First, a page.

When it comes to the floor system, builders often think about code compliance and structural performance. But what about the intangible part—how the floor feels?
Publisher's Letter: Satisfaction is serious business
Last month J.D. Power and Associates exited the home building industry. And it is not known whether they will be back when new-home construction recovers. But after more than 10 years of bringing its brand of third-party customer-satisfaction measurement to home building, the company clearly opted for greener pastures.
Last month J.D. Power and Associates exited the home building industry. And it is not known whether they will be back when new-home construction recovers. But after more than 10 years of bringing its brand of third-party customer-satisfaction measurement to home building, the company clearly opted for greener pastures. They decided their resources would be better spent on its surveys of automobile buyers and frequent flyers, among others.
Whatever you may think of the company’s surveys and its subsequent market-by-market builder rankings, many industry observers agree that the threat of potentially negative ratings from J.D. Power initially spurred many builders to make customer satisfaction a higher priority. In short, the industry benefited from the company’s work.
These days, it is hard to find a builder that does not utilize some type of customer-satisfaction measurement, even if it means simply having a team member survey past clients about their willingness to refer. The reason? Lessons have been learned. Most builders now know the high correlation between willingness to refer and overall satisfaction, as well as the corresponding benefits — namely, a steadier stream of future business. But it wasn’t always that way.
In the bad-old days, when ignorance persisted about the bottom-line benefits of customer-satisfaction measurement, (more sales and lower customer acquisition costs), there was a churn mentality among many builders. Once a customer bought a house and it was successfully built, that was the end of the relationship. So now, with the exit of J.D. Power, the question is: Will builders backslide and spend less time building positive client relationships because they know that potentially unflattering numbers will not be made public? Possibly. But I am of the view that builders are among the converted. They see not only the direct benefits of running a business focused on customer satisfaction, but they also see the many unintended management benefits of the resulting data.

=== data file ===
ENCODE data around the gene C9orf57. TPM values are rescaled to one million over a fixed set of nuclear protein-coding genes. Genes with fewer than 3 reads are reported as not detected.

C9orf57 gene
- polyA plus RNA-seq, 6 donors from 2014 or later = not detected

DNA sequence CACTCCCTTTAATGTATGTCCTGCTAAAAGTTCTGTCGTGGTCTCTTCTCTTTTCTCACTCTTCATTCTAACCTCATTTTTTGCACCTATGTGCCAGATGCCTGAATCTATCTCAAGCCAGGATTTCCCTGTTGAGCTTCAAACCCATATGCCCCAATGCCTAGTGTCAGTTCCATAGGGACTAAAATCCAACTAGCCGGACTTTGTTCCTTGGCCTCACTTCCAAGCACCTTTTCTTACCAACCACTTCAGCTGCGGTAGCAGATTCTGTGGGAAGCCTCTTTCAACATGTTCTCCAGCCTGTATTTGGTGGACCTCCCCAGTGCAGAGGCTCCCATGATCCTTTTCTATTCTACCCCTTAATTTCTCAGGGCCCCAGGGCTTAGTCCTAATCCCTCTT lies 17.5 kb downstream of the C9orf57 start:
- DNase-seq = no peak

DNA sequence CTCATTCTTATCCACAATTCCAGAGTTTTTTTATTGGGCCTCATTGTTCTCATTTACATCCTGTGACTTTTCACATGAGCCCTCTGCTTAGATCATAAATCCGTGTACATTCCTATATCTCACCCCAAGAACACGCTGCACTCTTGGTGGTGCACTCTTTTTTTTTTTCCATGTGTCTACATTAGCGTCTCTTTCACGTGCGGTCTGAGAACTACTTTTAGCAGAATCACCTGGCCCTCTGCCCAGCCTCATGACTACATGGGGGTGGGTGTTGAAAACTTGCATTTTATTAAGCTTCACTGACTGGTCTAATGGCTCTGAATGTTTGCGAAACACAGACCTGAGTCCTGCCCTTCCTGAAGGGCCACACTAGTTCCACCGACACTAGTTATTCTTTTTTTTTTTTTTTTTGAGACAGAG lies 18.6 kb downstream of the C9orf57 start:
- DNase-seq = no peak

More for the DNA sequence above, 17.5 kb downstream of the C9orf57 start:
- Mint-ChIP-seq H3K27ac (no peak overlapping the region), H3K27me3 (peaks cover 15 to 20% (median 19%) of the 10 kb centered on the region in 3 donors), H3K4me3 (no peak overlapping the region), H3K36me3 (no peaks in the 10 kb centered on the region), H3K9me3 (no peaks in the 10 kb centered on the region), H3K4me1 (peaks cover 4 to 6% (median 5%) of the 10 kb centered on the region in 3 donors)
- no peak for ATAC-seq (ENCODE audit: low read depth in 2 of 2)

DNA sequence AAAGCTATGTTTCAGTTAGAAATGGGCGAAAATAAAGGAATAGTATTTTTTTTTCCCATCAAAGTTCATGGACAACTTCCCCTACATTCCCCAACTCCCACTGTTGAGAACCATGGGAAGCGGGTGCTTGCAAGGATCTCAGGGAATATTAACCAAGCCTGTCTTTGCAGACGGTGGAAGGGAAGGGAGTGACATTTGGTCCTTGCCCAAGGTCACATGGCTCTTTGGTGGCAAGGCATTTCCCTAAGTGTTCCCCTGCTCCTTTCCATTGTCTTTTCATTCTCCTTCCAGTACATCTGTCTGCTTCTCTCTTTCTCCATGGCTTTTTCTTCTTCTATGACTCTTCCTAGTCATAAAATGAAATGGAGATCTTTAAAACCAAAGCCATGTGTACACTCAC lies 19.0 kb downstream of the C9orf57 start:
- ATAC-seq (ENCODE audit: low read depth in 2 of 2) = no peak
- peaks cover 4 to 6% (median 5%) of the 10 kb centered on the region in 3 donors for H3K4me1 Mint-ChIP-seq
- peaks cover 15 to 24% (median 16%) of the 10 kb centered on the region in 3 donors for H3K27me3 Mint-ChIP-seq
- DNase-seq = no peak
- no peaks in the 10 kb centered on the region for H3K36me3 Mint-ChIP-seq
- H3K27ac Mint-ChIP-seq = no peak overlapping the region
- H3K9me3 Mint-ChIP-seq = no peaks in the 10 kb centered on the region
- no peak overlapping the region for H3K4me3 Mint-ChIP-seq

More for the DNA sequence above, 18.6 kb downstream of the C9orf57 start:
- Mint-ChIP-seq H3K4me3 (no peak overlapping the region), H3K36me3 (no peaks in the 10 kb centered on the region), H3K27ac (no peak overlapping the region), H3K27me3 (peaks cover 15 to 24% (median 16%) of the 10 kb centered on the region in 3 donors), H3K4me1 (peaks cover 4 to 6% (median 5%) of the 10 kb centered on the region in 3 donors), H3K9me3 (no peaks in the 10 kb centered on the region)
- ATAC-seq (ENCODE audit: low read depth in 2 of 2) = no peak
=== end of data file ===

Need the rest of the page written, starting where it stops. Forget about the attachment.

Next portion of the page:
Charlie Scott of Woodland, O’Brien and Scott, a HousingZone.com blogger and PB expert contributor, aggregated reams of builder customer-satisfaction data to reveal a stunning conclusion with broad implications. Spec-home buyers generally don’t get the same relationship-building time with a home builder as do “to-be-built” home buyers. For the first time, Scott demonstrates lower rates of willingness to refer among spec buyers and a stream of lost opportunities for referrals.
The article is a must read. Only 48 percent of spec buyers from a pool of 3,900 builder customers “actively referred” their builders to friends and family, while 68 percent of the to-be-built buyers “actively referred.” This translates to a loss of three to five buyers per one hundred homes closed in a given year. You can do the math on the dollars at stake. It is substantial. When presented with facts like these, wise builders and managers usually take action. There are clear steps that can be taken to create better, more lasting relationships with spec buyers. And that is only one of many examples of better management resulting from customer-satisfaction data.
Thanks in part to J.D. Power, the customer-satisfaction genie is out of the bottle and there is no getting it back in. And some builders may backslide, but they will do so at their own risk.